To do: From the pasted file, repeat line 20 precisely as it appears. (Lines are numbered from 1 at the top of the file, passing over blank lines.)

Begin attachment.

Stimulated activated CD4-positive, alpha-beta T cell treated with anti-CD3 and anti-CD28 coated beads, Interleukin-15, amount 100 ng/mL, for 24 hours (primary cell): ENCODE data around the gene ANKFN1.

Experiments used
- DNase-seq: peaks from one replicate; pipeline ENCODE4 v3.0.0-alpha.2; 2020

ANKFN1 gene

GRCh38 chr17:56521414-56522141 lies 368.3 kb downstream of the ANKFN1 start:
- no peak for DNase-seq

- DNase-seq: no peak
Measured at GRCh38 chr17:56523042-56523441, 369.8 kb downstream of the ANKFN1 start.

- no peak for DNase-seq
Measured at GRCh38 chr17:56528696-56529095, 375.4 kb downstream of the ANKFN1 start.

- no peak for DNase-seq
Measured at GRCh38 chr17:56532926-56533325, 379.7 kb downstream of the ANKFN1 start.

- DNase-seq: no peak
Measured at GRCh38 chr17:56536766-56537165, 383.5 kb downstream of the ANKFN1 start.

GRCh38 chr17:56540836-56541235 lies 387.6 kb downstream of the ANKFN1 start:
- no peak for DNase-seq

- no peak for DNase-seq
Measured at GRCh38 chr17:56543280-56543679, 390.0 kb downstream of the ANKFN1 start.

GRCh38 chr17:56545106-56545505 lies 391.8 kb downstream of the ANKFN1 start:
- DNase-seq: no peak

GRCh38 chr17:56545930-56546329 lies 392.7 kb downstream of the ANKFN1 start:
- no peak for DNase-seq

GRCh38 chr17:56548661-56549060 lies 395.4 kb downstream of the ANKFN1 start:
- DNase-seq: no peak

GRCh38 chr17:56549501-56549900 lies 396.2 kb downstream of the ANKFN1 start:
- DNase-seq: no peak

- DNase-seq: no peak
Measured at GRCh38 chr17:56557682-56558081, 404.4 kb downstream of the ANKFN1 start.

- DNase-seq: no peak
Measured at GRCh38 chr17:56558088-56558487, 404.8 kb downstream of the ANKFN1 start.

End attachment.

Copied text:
- DNase-seq: no peak